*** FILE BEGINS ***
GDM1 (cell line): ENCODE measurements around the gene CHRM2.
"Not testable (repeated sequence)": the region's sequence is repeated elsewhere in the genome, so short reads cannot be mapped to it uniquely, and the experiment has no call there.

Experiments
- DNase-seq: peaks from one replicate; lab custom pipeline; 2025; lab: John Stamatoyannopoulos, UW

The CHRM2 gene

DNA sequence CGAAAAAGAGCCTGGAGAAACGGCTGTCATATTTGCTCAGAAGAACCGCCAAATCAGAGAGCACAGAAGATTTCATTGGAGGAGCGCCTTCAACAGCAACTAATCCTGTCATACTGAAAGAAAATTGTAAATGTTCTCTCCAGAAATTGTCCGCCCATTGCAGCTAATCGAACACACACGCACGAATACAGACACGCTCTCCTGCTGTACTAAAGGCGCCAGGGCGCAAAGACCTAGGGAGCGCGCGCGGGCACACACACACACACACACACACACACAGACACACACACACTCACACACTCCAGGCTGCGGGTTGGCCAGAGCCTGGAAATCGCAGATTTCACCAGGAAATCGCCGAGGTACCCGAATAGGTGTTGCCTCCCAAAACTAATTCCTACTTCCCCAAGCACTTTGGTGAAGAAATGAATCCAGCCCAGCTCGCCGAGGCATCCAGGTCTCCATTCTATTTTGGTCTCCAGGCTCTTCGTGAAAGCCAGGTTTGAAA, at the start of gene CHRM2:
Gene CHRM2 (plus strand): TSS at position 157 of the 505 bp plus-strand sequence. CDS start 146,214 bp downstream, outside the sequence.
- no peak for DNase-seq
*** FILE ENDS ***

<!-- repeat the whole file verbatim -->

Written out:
GDM1 (cell line): ENCODE measurements around the gene CHRM2.
"Not testable (repeated sequence)": the region's sequence is repeated elsewhere in the genome, so short reads cannot be mapped to it uniquely, and the experiment has no call there.

Experiments
- DNase-seq: peaks from one replicate; lab custom pipeline; 2025; lab: John Stamatoyannopoulos, UW

The CHRM2 gene

DNA sequence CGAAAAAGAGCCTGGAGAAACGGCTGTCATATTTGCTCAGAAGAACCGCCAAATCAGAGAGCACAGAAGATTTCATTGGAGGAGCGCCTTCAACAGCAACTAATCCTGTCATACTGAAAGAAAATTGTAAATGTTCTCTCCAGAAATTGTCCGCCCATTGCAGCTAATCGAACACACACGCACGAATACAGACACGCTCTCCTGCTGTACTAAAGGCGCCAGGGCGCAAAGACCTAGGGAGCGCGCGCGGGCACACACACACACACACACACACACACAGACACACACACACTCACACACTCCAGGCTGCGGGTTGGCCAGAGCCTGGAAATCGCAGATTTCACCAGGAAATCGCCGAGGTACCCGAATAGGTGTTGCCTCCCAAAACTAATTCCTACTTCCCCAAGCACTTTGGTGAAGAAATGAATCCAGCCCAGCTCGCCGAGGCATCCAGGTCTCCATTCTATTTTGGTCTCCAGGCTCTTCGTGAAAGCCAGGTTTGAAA, at the start of gene CHRM2:
Gene CHRM2 (plus strand): TSS at position 157 of the 505 bp plus-strand sequence. CDS start 146,214 bp downstream, outside the sequence.
- no peak for DNase-seq